Bowie State University recognizes the need to reduce the worst impacts of climate change. The University is deeply concerned with the scale and speed of climate change and its potential for large-scale, adverse health, social, economic and ecological effects. Over the course of several years, the institution has updated campus master plans, conducted an environmental audit, and made material investments in infrastructure.

Sustainability History at BSU

In 2007, the university established the Climate Commitment Coordinating Committee (C4) to initiate the development of a comprehensive plan to achieve climate neutrality on campus. BSU has already reduced its carbon footprint by 15% since 2007 and the goal is to obtain carbon neutrality by 2021. In 2015, the university also signed the new Climate Commitment and White House Act on Climate Pledge part of which is the cornerstone to the Paris Climate Agreement.

instagram logo
Follow us on
at @bsugreen65

Bowie State’s initial Climate Action Plan was created in October 2009. In December 2017, the C4 Chair coordinated the Climate Action Plan Addendum (pdf). During the late summer of 2020, BSU approved our new BSU Climate Action Plan 2020.

Energy Usage

Part of BSU's goal is to be conscious of how energy resources are utilized in our buildings. Our Lucid Energy dashboard touchscreen displays are located in the Student Center between the Bowie Card Office and the BSU Ticket Office and in the Center for Natural Sciences, Mathematics and Nursing (CNSMN) on the entrance facing the torch as you walk in to the left.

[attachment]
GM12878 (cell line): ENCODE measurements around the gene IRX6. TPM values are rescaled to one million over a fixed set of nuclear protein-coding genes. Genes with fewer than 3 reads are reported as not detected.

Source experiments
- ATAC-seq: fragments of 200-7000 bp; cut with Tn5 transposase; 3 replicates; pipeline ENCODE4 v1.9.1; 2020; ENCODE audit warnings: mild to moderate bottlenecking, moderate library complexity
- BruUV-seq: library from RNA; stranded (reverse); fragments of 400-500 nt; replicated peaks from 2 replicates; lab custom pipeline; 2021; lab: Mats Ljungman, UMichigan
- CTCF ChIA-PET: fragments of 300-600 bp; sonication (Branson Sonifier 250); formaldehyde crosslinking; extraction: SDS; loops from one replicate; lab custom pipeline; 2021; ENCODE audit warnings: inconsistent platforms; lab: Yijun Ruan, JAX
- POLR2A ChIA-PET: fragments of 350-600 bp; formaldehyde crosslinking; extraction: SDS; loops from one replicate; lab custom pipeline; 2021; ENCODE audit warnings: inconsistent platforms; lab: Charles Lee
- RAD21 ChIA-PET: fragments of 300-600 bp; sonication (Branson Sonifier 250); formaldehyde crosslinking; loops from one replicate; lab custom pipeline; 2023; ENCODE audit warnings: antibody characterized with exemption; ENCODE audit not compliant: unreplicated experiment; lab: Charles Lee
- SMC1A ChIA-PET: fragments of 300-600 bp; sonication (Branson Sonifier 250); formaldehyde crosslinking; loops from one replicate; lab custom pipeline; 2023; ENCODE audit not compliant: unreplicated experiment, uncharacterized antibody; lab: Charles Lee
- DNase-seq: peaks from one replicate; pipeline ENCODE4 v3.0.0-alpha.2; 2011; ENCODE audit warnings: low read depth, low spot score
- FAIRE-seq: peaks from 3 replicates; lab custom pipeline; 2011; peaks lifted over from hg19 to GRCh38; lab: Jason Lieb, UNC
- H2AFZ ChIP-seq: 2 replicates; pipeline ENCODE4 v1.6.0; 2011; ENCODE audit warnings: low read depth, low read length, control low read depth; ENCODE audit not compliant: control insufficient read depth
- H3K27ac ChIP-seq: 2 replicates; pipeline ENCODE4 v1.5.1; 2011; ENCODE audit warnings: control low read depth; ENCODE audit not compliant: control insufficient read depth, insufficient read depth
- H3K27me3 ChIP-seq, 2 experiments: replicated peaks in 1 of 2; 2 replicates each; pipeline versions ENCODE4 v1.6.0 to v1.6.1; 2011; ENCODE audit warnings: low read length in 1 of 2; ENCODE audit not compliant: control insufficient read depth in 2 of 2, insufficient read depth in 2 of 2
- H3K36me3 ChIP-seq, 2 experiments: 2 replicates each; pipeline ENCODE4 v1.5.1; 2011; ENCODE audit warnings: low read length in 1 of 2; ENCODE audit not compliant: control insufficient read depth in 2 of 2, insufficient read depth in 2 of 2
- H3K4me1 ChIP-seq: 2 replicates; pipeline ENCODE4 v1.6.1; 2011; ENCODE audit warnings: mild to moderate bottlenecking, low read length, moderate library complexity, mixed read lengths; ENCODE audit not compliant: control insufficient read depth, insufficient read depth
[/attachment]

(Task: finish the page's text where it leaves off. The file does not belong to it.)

Solar Energy

Currently, our campus generates between 15-20% of our energy needs from solar energy utilizing seven different sites. Learn more about our solar projects.

Energy Performance Contract

BSU has an agreement with an energy consultant that provides a comprehensive set of energy efficiency, renewable energy and distributed generation measures meant to reduce energy and cost savings over time. Learn more about BSU's Energy Performance Contract.


Stormwater is generated when precipitation falls onto roads, walkways, buildings and parking lots where it cannot soak into the ground thereby causing negative environmental problems. The runoff picks up pollutants such as oil, grease, toxic metals, fuel remnants etc, which leads into our major waterways (i.e. Chesapeake Bay). It can also cause floods or water shortages. As a part of Sustainability, Bowie State is committed to protecting our natural environment and reducing water pollution and flooding. There are over 60 bioretention facilities around the campus. Bioretention facilities are various structures that treat stormwater.

Reporting Concerns

If you observe any potential water pollution or issues with any storm drains or bioretention facilities on campus, please call the Facilities Management Office during normal business hours at 301-860-4190.